While there certainly are situations in which small suited connectors can be played (like other entries on this list) calling with them is usually a bad idea. 

And the smaller the connectors, the more inclined you should be to ditch them altogether due to the reverse implied odds.

(By the way, reverse implied odds are the opposite of the implied odds. When you calculate the implied odds, you’re trying to figure out how much money you can win if your draw completes. 

With reverse implied odds, you calculate how much you stand to lose if your draw completes, but your opponent ends up holding an even stronger hand).

See my recent ultimate poker odds cheat sheet for much more on this.


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3) QJ Offsuit


A lot of recreational poker players will play virtually all broadway hands (i.e. hands that can make the strongest possible straight), regardless of their table position or the previous action. 

One such hand is QJo (for example QJ♣), and calling with it can be dangerous because like most other entries on this list, you run the risk of your hand being dominated by stronger hands.

(By the way, a dominated hand is the one that is highly unlikely to win against another hand. 

For example, if you have Ace-King and your opponent has Ace-Queen, you dominate your opponent, because they can only win the hand if they hit a Queen AND you don’t hit a King or other stronger combinations).

Playing QJo and similar weak broadways is especially ill-advised in 3-bet pots, where you’re basically guaranteed to have your hand dominated if you call a 3 bet.

This is something that Nathan discusses at length in The Micro Stakes Playbook.

(A 3-bet preflop by the way is simply a situation where somebody raises and then somebody else re-raises).

If you call a 3-bet with QJ, suited or not, you’re going to be in bad shape most of the time.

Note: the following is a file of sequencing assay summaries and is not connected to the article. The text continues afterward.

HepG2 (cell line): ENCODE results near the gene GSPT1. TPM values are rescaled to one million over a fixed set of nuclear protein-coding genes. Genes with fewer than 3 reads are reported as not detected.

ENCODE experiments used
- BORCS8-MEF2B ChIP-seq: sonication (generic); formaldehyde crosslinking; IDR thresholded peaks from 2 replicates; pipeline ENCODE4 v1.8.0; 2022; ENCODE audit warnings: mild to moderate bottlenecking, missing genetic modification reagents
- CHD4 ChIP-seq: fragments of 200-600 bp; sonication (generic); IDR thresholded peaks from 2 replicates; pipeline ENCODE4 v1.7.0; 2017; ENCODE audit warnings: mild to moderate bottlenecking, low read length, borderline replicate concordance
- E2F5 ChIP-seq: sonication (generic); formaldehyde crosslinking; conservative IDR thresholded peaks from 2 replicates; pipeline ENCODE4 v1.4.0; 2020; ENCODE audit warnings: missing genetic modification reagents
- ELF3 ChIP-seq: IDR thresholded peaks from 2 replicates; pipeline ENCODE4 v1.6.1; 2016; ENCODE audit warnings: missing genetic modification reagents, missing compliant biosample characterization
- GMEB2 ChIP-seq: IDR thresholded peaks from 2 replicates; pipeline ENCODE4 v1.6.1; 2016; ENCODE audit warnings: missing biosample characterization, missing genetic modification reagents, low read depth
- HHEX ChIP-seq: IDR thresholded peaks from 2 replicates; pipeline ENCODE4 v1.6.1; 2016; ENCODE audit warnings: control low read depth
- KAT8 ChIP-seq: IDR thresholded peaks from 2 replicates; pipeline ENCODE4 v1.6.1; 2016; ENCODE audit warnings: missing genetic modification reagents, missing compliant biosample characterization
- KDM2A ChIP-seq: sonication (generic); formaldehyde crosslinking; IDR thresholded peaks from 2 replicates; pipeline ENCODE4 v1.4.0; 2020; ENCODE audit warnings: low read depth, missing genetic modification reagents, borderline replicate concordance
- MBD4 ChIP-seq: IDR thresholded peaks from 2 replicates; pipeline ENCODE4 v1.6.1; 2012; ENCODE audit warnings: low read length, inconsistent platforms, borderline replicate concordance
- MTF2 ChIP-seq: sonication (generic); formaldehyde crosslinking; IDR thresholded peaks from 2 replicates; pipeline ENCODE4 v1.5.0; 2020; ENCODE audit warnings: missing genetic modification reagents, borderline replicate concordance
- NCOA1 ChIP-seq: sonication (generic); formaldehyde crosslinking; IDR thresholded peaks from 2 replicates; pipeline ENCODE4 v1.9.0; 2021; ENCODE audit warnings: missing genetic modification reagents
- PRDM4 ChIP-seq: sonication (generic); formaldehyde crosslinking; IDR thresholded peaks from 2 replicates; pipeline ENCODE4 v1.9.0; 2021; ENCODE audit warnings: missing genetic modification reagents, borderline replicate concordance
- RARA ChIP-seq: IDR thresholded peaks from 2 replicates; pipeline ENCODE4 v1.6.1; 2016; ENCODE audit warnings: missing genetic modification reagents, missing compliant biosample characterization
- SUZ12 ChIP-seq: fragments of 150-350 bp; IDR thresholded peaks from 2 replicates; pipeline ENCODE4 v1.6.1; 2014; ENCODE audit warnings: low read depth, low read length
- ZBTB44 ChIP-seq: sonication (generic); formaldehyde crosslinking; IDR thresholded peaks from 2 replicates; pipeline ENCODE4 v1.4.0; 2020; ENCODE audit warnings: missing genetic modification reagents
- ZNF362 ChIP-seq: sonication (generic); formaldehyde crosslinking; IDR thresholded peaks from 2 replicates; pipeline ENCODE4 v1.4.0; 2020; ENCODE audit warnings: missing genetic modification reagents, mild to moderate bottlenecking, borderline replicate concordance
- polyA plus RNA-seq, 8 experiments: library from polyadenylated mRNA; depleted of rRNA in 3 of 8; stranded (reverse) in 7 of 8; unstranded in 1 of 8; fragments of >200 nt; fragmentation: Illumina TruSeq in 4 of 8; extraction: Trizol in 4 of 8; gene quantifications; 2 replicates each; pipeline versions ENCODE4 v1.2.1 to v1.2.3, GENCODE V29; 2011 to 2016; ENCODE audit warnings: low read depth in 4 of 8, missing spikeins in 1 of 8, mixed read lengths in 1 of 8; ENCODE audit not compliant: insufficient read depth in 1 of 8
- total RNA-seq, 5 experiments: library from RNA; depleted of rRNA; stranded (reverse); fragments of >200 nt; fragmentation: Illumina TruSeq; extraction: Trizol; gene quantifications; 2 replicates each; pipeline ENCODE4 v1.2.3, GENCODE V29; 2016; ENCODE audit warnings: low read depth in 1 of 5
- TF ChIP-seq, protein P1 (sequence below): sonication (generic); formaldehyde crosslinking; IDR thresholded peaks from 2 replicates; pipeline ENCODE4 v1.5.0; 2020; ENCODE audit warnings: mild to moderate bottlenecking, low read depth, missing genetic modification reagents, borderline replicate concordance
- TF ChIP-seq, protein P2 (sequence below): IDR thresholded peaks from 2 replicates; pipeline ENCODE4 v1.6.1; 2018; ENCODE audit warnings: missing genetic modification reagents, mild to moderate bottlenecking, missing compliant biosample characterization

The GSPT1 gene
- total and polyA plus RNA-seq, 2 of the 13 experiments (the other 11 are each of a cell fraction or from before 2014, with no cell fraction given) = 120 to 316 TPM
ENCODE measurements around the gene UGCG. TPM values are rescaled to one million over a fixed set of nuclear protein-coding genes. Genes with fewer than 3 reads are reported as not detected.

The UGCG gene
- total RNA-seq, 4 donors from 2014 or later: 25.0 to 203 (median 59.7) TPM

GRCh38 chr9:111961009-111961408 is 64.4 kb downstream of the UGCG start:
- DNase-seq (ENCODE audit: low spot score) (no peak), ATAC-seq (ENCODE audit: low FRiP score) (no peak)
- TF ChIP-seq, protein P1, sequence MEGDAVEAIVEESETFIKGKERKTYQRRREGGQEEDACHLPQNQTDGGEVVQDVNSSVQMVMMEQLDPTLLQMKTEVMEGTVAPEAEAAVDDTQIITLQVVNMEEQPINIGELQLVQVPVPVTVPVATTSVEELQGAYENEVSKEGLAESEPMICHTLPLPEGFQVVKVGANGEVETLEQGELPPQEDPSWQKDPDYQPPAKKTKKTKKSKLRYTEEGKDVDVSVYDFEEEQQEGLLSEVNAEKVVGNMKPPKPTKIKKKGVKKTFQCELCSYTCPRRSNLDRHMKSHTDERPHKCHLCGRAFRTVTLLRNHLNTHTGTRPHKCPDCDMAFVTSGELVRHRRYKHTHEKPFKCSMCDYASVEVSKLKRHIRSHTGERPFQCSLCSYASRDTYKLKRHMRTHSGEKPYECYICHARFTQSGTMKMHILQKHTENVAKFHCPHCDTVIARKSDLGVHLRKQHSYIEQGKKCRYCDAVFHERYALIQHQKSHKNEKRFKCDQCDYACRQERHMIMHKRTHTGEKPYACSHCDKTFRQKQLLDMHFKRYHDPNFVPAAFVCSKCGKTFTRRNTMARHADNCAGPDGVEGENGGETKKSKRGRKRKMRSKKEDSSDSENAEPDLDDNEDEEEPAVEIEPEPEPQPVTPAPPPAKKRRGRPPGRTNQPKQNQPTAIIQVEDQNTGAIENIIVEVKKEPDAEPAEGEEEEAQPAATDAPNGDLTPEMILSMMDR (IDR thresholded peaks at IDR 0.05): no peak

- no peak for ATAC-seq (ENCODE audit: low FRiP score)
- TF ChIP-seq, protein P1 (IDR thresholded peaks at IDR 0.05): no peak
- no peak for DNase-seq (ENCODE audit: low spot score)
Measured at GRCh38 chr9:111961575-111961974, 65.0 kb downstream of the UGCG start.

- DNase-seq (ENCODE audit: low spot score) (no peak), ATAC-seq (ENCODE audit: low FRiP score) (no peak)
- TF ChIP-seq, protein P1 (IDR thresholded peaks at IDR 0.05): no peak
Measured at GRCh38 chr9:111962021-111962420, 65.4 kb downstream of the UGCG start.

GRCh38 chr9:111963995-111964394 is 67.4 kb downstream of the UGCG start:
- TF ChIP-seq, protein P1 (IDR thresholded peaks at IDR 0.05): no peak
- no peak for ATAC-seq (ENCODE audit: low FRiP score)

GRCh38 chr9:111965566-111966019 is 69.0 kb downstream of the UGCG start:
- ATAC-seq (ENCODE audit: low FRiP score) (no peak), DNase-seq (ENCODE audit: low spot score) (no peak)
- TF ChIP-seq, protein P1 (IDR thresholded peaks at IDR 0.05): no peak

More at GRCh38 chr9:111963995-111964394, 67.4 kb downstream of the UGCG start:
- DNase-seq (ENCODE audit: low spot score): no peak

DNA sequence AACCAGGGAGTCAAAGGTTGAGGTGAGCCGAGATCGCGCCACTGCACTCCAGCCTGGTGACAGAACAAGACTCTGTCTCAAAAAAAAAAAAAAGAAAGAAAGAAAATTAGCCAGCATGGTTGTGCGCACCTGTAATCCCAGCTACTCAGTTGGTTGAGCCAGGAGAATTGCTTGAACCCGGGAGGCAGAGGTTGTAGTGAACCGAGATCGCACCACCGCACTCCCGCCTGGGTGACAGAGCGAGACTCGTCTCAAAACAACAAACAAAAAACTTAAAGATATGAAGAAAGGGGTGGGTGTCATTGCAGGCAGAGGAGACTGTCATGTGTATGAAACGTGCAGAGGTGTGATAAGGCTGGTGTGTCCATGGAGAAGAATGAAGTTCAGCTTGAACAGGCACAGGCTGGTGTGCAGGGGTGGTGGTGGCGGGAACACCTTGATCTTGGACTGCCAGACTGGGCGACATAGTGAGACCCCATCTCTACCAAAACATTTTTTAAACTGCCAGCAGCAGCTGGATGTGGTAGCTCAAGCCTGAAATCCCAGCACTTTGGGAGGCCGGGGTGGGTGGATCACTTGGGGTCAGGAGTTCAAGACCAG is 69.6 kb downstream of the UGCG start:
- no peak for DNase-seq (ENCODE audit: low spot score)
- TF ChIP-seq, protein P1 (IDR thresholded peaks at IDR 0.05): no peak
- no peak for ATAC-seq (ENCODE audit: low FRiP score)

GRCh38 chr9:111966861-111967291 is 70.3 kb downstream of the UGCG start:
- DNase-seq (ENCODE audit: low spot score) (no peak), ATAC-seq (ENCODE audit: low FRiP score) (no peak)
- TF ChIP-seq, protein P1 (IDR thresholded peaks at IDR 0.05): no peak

A number of hands that can dominate you is through the roof: premium pocket pairs, like Aces, Kings or Queens, other broadway hands like AK, AQ, AJ, KQ, KJ and so on.

So unless you have a very specific read your opponent makes crazy, ill-conceived 3-bets with some random hands, and you have other advantages like position or some skill edge postflop, your hand is virtually always going to be an underdog.

Same thing goes with calling with QJ from the blinds. Due to the structure of no-limit Texas hold’em, you’re guaranteed to lose money over the long run playing from the blinds. 

It’s just how the game is set up, and it’s true for beginners and world class professionals alike. The best you can hope for is losing no less than necessary when you’re playing from the blinds. 

And to do so you should be careful with the hands you choose to play from the blinds, and if possible, avoid marginal situations that could cost you a lot of money. 

And calling with a hand like QJo fits the description. 

Over the long run, it’s virtually impossible to play profitably out of position without a range advantage, and if you call from the blinds, this is exactly what you’re doing. 

You’re basically putting your opponent in the best money-making situation in poker: playing in position as a preflop aggressor. 

Now, that’s not to say you should just fold all the hands dealt to you in the blinds, as this is hardly an optimal long-term solution, and can leave you vulnerable to getting exploited. 

You should definitely defend your blinds from time to time, and in some cases, you can do so even with a hand like QJo. 

But the blind defence is an advanced concept that goes way beyond the scope of this article. The Upswing Poker Lab has some great videos about advanced blind defence strategy.

Suffice it to say that calling with easily dominated hands out of position is generally a losing play. But as with any other general rule in poker, there are times to break it if the situation requires it. 


4) K9 Suited


Like other hands on the list, there are spots where you can play K9s (for example K9♣) profitably, but calling with it can spell trouble. 

Similar to QJ, you run the risk of your hand being dominated by other Kx hands like KT, KJ, KQ.